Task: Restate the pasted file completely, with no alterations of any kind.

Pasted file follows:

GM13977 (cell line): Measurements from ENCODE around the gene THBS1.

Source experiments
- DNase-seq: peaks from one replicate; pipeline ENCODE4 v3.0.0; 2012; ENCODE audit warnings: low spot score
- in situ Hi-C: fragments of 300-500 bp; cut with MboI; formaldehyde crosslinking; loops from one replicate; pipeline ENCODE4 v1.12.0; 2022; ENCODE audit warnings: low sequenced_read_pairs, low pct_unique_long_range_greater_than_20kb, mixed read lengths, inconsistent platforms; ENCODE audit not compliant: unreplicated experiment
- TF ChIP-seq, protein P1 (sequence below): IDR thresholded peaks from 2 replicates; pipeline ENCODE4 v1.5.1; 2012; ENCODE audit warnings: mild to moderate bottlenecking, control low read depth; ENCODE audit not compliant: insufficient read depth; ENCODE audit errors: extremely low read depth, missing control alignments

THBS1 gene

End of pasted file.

GM13977 (cell line): Measurements from ENCODE around the gene THBS1.

Source experiments
- DNase-seq: peaks from one replicate; pipeline ENCODE4 v3.0.0; 2012; ENCODE audit warnings: low spot score
- in situ Hi-C: fragments of 300-500 bp; cut with MboI; formaldehyde crosslinking; loops from one replicate; pipeline ENCODE4 v1.12.0; 2022; ENCODE audit warnings: low sequenced_read_pairs, low pct_unique_long_range_greater_than_20kb, mixed read lengths, inconsistent platforms; ENCODE audit not compliant: unreplicated experiment
- TF ChIP-seq, protein P1 (sequence below): IDR thresholded peaks from 2 replicates; pipeline ENCODE4 v1.5.1; 2012; ENCODE audit warnings: mild to moderate bottlenecking, control low read depth; ENCODE audit not compliant: insufficient read depth; ENCODE audit errors: extremely low read depth, missing control alignments

THBS1 gene